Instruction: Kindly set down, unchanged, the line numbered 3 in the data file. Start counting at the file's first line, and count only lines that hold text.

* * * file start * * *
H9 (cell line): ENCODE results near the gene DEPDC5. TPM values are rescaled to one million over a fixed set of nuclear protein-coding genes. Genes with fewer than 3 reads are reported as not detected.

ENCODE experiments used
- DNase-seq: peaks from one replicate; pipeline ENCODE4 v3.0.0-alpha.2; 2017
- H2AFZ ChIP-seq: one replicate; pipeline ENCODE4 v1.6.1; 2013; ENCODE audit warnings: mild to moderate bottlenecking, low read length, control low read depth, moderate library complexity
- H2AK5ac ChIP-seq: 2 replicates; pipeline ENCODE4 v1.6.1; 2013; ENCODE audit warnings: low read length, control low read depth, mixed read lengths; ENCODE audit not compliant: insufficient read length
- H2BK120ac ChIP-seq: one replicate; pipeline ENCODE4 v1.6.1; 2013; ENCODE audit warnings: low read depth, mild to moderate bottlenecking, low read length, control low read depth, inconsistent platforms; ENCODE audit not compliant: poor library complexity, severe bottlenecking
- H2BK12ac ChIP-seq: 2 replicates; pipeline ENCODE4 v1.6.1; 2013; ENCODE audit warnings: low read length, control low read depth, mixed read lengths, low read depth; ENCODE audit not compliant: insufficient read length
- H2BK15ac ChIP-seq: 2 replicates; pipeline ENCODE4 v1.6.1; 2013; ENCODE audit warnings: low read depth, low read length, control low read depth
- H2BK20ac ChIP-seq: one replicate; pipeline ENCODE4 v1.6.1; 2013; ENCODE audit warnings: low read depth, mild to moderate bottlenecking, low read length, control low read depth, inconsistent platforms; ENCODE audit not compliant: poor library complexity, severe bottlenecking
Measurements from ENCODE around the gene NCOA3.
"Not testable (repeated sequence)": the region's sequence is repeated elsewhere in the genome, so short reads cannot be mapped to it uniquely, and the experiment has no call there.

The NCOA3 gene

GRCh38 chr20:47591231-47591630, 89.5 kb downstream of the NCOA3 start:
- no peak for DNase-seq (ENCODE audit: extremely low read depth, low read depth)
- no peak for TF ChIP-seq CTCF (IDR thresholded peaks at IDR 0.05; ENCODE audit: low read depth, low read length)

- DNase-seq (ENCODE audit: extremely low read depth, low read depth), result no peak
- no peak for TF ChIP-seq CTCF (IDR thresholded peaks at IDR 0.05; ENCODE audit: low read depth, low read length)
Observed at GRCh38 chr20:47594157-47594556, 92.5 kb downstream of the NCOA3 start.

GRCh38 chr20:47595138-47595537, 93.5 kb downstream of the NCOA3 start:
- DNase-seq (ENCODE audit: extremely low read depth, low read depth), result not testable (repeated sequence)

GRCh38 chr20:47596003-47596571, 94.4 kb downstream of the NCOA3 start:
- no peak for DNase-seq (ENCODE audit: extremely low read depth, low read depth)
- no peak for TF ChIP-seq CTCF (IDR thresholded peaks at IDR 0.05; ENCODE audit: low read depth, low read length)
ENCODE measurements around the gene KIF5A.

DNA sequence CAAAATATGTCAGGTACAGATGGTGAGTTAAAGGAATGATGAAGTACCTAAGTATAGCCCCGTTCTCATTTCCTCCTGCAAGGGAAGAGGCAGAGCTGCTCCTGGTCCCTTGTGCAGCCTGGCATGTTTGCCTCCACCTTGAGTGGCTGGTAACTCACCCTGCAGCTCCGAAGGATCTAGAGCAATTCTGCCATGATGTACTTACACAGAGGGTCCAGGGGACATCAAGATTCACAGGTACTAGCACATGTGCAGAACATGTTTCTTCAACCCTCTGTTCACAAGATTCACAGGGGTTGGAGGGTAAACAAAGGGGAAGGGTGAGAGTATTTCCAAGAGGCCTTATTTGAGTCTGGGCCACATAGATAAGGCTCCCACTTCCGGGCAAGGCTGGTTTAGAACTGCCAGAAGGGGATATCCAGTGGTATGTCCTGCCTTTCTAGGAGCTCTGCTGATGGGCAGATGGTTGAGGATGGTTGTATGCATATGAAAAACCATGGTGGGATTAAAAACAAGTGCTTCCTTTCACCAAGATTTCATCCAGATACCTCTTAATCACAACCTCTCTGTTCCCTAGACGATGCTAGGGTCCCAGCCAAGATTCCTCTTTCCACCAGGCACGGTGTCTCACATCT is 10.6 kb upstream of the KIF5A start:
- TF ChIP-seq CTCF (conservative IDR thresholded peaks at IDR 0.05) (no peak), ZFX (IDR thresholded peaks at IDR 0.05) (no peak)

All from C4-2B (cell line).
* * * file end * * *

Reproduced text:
- DNase-seq: peaks from one replicate; pipeline ENCODE4 v3.0.0-alpha.2; 2017